It was a valuable opportunity squandered, and because of it, the momentum that could have been born from new hope and enthusiasm has been muted, if not derailed completely.
To further complicate things, Commissioner Ford’s stinging and unfounded criticisms of CAO Jim Huntzicker, whose name was submitted at the 11th hour as a compromise candidate, will now require serious fence mending by the interim mayor. In fact, it’s hard to imagine Commissioner Ford succeeding without Mr. Huntzicker’s institutional knowledge and financial advice. We can only hope that the new mayor does not plan to make any changes to the major appointed officials who operate Shelby County Government day to day.
During deliberations about the mayoral appointment, Commissioner Ford exhibited a regrettable tendency to shoot from the hip wide of the mark. That continued after his election with his half-baked idea to eliminate the board of The Med. Hopefully, this behavior is an aberration and the real Ford style has not yet been previewed.
Already, there is speculation that Commissioner Ford – despite protestations to the contrary - is a possible candidate in the May primary for county mayor, but it’s hard to imagine a scenario where he could be elected. There are just too many barriers.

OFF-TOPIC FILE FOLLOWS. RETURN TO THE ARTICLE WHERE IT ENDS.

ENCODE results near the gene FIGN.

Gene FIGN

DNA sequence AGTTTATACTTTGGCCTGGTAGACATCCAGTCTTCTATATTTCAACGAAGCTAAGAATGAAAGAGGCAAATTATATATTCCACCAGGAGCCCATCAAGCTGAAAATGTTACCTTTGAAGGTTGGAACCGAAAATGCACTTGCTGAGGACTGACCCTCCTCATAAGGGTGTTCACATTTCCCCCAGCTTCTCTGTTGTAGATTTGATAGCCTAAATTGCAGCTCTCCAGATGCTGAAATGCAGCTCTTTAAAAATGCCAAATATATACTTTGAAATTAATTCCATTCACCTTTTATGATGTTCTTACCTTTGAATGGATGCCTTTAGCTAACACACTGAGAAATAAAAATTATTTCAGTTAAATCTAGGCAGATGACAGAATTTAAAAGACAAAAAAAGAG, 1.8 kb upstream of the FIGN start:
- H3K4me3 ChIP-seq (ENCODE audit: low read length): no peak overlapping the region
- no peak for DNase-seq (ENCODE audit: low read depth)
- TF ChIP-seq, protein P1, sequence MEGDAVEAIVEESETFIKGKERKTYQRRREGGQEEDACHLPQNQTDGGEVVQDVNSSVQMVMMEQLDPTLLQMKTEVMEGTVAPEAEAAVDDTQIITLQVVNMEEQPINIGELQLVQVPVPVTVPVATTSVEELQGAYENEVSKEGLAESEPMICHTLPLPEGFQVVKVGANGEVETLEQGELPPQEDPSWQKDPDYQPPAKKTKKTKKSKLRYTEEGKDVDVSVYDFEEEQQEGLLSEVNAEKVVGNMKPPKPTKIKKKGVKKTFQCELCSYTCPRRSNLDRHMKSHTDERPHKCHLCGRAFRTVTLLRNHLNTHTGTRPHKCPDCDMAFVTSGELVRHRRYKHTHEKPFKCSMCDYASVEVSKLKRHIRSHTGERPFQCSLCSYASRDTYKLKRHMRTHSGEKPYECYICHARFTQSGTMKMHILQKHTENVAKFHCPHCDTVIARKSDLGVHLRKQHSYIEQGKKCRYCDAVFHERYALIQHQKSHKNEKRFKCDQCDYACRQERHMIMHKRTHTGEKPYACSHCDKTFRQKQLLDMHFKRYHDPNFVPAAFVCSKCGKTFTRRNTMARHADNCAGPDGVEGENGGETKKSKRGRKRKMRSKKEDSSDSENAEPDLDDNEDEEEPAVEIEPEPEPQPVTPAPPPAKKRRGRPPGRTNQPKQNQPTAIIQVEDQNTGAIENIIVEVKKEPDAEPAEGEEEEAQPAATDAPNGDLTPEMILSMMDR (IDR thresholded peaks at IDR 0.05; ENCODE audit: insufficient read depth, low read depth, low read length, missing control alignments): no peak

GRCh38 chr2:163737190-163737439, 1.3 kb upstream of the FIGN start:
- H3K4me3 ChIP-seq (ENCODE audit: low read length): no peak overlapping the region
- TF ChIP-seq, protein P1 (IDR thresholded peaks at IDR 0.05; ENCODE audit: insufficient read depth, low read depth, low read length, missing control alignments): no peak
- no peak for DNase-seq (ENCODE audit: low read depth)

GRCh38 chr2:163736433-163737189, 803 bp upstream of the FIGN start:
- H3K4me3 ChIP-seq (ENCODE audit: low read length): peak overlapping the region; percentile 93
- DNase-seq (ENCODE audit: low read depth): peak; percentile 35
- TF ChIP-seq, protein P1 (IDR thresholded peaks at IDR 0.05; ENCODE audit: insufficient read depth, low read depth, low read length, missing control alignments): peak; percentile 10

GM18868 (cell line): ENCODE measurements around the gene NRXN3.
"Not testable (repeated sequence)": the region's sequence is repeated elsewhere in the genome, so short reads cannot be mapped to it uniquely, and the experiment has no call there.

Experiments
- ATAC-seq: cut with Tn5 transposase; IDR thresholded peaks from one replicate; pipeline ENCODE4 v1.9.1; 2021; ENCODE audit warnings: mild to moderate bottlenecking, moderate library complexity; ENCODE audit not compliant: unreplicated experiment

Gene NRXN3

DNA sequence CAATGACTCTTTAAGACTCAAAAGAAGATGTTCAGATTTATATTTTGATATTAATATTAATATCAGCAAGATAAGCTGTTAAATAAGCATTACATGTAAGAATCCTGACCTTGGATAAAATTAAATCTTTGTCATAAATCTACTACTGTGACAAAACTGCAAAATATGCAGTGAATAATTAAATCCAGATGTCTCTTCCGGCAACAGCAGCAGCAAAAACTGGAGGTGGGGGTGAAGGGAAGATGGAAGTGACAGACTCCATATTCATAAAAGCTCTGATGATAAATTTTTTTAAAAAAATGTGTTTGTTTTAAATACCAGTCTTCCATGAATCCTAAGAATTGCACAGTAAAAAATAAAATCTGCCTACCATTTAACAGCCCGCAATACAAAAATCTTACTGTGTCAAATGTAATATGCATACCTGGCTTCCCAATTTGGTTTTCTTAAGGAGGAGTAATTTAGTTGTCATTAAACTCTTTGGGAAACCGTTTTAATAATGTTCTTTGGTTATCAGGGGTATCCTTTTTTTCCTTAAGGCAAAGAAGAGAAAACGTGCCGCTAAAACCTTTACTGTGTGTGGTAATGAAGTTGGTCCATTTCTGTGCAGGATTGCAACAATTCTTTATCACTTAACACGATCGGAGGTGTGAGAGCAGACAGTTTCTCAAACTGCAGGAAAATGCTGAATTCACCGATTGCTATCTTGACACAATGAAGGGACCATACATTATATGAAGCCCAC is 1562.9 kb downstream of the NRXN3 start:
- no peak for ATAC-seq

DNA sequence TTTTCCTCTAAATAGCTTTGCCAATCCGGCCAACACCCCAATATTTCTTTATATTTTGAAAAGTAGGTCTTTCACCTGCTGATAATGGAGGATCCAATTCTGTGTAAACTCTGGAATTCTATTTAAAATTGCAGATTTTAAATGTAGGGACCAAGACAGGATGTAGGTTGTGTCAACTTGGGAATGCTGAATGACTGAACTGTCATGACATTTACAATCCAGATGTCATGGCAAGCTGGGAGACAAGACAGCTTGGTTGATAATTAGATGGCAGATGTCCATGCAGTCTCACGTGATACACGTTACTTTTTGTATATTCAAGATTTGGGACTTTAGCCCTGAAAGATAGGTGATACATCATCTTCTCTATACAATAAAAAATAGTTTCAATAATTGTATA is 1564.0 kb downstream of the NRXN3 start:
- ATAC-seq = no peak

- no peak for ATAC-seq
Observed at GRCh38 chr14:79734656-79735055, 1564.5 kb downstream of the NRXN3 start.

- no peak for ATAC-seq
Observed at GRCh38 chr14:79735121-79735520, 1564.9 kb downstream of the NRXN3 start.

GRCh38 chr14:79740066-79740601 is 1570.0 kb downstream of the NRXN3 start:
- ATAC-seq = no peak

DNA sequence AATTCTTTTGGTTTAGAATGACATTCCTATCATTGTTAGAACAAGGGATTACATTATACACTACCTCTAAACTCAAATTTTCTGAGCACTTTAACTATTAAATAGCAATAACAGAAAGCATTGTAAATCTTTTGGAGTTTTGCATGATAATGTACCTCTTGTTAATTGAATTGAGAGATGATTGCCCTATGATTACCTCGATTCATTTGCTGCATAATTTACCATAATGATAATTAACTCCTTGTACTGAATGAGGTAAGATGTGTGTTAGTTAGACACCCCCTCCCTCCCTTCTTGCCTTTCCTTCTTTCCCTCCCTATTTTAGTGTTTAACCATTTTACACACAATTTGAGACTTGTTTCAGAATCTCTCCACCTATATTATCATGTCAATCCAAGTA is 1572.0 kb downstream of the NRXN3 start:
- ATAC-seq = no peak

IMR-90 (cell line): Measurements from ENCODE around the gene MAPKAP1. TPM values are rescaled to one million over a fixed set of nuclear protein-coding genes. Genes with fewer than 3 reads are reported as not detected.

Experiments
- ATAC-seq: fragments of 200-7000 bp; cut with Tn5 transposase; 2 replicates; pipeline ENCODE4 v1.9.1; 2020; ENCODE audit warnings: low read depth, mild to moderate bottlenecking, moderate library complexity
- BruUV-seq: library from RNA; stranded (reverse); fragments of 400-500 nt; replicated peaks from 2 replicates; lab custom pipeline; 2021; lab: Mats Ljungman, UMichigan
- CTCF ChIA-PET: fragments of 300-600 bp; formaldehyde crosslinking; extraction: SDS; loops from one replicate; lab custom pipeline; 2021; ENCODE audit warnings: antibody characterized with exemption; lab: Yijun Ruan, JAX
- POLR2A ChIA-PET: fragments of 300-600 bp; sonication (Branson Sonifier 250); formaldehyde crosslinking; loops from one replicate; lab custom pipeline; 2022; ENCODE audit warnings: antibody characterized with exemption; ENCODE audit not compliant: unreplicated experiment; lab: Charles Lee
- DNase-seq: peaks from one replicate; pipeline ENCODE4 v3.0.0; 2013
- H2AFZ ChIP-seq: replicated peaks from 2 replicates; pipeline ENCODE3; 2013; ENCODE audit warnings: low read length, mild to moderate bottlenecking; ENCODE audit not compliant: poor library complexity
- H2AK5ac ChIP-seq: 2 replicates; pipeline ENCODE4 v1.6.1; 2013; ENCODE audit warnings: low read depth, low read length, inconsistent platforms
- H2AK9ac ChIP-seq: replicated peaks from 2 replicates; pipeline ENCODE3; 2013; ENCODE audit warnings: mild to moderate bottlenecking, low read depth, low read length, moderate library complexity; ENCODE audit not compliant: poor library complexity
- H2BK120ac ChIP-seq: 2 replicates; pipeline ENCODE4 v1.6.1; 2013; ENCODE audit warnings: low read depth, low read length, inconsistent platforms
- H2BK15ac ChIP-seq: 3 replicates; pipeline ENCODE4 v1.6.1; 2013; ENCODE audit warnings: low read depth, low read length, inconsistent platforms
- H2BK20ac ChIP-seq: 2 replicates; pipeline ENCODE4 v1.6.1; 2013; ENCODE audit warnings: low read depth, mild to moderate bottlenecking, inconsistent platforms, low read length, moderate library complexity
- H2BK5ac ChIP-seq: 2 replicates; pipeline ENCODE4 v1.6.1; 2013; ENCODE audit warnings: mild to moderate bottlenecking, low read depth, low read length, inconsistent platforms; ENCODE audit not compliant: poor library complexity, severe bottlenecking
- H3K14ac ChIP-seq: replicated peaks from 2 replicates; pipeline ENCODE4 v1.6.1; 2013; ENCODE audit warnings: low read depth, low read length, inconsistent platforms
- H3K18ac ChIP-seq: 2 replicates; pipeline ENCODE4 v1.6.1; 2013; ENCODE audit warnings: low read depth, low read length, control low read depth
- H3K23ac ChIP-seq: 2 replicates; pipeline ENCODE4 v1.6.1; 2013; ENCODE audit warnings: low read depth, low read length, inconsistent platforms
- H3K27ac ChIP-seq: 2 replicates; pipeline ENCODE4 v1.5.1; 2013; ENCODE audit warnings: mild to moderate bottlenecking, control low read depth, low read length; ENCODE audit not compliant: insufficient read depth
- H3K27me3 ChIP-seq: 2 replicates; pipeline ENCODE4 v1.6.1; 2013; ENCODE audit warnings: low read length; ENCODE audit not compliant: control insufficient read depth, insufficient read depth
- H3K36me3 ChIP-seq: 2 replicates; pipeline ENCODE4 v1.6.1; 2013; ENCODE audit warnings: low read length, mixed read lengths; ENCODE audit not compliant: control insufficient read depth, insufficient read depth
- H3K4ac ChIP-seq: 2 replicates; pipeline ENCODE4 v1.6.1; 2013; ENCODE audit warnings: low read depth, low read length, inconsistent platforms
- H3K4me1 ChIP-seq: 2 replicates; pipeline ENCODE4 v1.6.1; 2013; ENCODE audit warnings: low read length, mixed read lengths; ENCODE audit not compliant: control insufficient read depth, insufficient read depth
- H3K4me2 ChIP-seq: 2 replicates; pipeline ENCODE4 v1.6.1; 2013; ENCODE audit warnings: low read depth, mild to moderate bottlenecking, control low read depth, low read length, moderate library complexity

Fallout from the appointment came quickly. The two Republican commissioners who voted for Commissioner Ford – Wyatt Bunker and Mike Ritz – already have targets painted on their backs by some irate members of their party. It could be problematic for Commissioner Ritz, who already had created some discomfort for some party members with his iconoclastic brand of representation, and Commissioner Bunker’s critics suggest that he has simply taken his conservative constituents for granted with this vote.
Ups And Downs
It remains to be seen what will develop from the current political rumblings, but the political winner at first blush seems to be Commissioner Deidre Malone’s mayoral campaign. Her vote against Commissioner Ford strengthens her credentials with voters outside Memphis, a place where she needs to gain a stronger foothold and be identified as someone who’s not willing to go along to get along.
Speaking of county commissioners, Steve Mulroy continued his quixotic quest to save the rotting Zippin Pippin at the Fairgrounds. All that’s left are the wood and metal from the track and structure of the old roller coaster, because the cars, motors, and everything else were taken away years ago by a company who bought the ride.
It didn’t want to spend the money to move the track, and as Commissioner Mulroy acknowledged, the wood is in such bad shape that it would have to be replaced anyway. In other words, at this point, the controversy is essentially over whether to save the metal track.
It’s reached a point where it’s just Kafkaesque – spending close to half a million dollars to disassemble rotting wood and rusty tracks and to store them until there is some unimaginable time when they are needed again.
It’s enough to make the commissioners’ deliberations about the next county mayor look reasonable.